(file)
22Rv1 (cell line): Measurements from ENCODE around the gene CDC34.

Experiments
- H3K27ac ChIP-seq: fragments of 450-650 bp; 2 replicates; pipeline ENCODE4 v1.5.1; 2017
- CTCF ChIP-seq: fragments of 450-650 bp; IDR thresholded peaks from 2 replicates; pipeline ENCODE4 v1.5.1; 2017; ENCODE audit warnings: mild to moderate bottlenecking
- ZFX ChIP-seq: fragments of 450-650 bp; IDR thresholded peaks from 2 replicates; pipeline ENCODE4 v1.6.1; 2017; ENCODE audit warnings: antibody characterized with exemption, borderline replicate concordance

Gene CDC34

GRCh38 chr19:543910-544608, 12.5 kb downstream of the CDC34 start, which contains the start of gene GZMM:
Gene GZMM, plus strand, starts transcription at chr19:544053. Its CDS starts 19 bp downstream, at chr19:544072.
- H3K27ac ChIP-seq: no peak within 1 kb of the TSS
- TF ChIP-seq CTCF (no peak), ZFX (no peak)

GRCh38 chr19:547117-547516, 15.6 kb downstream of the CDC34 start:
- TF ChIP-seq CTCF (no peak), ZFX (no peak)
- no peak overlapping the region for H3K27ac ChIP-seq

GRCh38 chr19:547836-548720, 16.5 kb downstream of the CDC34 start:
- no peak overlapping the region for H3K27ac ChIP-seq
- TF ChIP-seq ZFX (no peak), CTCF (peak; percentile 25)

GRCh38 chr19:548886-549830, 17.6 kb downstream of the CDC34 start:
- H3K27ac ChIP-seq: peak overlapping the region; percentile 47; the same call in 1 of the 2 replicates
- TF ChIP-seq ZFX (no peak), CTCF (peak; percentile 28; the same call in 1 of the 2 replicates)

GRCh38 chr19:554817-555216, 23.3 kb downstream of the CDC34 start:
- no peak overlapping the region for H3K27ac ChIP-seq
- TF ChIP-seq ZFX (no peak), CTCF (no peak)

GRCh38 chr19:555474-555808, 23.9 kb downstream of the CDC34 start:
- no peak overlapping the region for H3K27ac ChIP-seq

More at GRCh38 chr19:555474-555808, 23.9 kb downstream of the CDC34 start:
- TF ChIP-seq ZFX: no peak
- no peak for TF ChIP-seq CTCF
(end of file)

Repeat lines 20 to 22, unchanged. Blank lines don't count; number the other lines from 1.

GRCh38 chr19:554817-555216, 23.3 kb downstream of the CDC34 start:
- no peak overlapping the region for H3K27ac ChIP-seq
- TF ChIP-seq ZFX (no peak), CTCF (no peak)